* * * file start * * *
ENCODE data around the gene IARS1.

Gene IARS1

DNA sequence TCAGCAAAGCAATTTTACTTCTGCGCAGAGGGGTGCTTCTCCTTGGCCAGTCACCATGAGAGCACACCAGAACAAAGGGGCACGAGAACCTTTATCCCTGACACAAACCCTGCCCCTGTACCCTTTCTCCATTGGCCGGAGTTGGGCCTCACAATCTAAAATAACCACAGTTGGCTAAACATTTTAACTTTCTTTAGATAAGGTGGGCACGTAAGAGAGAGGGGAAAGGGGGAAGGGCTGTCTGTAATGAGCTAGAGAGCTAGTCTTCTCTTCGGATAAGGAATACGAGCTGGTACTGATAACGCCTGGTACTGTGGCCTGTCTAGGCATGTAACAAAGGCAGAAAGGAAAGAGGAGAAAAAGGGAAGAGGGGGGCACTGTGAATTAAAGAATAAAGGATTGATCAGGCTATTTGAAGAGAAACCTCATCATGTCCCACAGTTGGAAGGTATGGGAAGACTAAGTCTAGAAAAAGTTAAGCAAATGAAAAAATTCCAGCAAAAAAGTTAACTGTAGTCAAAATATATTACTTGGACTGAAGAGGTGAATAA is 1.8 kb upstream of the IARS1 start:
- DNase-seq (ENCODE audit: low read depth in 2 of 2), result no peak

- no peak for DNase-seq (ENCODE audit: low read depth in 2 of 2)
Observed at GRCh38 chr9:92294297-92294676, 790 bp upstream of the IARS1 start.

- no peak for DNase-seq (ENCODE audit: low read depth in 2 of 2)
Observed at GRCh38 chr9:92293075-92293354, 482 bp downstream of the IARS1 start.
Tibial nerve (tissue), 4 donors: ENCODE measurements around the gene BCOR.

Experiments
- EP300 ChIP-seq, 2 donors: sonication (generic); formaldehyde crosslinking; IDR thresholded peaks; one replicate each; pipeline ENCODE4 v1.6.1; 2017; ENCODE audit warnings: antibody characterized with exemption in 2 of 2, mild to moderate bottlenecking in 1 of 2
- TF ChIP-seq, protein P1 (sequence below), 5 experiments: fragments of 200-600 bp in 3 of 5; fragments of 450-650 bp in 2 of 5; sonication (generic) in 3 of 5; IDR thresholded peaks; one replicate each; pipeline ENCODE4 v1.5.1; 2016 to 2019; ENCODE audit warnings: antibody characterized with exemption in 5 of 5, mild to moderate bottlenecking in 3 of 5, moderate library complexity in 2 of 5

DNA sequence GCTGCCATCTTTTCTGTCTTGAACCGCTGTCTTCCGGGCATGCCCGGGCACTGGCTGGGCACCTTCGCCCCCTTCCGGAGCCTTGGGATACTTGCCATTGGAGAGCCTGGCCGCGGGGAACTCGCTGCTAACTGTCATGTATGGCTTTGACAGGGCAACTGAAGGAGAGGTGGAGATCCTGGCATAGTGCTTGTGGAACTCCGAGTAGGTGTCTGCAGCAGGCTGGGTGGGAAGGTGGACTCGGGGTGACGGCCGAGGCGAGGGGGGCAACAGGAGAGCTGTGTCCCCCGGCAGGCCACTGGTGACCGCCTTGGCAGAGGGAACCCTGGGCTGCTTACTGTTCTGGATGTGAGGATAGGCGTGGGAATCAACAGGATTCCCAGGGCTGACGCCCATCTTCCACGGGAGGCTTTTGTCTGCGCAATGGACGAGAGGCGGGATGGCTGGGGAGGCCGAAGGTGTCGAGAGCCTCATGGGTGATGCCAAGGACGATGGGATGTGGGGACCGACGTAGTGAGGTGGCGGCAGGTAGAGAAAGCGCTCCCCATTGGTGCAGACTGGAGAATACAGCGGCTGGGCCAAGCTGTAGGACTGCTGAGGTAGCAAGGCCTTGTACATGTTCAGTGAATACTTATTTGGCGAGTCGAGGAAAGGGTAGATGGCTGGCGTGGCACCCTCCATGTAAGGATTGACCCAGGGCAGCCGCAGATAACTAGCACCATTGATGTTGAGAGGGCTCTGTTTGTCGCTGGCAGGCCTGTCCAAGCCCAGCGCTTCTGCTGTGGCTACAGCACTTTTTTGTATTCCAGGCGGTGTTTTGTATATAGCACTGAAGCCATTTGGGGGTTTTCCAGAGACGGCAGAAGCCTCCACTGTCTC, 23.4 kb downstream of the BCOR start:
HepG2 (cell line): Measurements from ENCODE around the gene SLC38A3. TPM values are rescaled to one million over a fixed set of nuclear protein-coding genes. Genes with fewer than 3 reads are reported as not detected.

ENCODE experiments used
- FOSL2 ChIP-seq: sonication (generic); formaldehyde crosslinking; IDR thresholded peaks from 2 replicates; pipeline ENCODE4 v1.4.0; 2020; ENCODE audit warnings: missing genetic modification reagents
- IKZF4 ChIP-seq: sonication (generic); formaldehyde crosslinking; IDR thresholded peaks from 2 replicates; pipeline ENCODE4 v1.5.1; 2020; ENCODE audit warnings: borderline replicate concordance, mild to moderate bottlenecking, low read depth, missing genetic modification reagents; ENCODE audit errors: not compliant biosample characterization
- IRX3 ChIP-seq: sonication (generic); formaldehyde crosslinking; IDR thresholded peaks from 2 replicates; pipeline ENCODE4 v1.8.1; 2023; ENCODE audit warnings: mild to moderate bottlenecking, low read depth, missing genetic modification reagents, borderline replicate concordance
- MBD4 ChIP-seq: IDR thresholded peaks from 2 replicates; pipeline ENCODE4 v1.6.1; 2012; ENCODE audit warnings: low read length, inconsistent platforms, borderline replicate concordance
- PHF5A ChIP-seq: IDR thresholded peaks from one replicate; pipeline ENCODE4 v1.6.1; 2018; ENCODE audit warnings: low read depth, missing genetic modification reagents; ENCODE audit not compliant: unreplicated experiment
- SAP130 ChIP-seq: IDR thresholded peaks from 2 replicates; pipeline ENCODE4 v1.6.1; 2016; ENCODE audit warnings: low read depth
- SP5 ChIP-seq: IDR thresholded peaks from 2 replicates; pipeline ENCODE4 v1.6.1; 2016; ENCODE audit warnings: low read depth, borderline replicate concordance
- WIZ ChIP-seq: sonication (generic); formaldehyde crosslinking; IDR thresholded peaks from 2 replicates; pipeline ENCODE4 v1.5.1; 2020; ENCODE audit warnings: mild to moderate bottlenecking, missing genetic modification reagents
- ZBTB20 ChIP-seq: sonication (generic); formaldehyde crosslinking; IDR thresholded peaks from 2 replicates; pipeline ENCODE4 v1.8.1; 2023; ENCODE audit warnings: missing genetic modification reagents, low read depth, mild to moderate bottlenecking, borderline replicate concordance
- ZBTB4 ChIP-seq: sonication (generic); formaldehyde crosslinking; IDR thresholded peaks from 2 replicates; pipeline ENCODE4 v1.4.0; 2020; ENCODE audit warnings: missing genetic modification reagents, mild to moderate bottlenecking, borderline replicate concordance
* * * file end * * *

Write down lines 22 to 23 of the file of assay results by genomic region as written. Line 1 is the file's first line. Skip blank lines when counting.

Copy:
- SP5 ChIP-seq: IDR thresholded peaks from 2 replicates; pipeline ENCODE4 v1.6.1; 2016; ENCODE audit warnings: low read depth, borderline replicate concordance
- WIZ ChIP-seq: sonication (generic); formaldehyde crosslinking; IDR thresholded peaks from 2 replicates; pipeline ENCODE4 v1.5.1; 2020; ENCODE audit warnings: mild to moderate bottlenecking, missing genetic modification reagents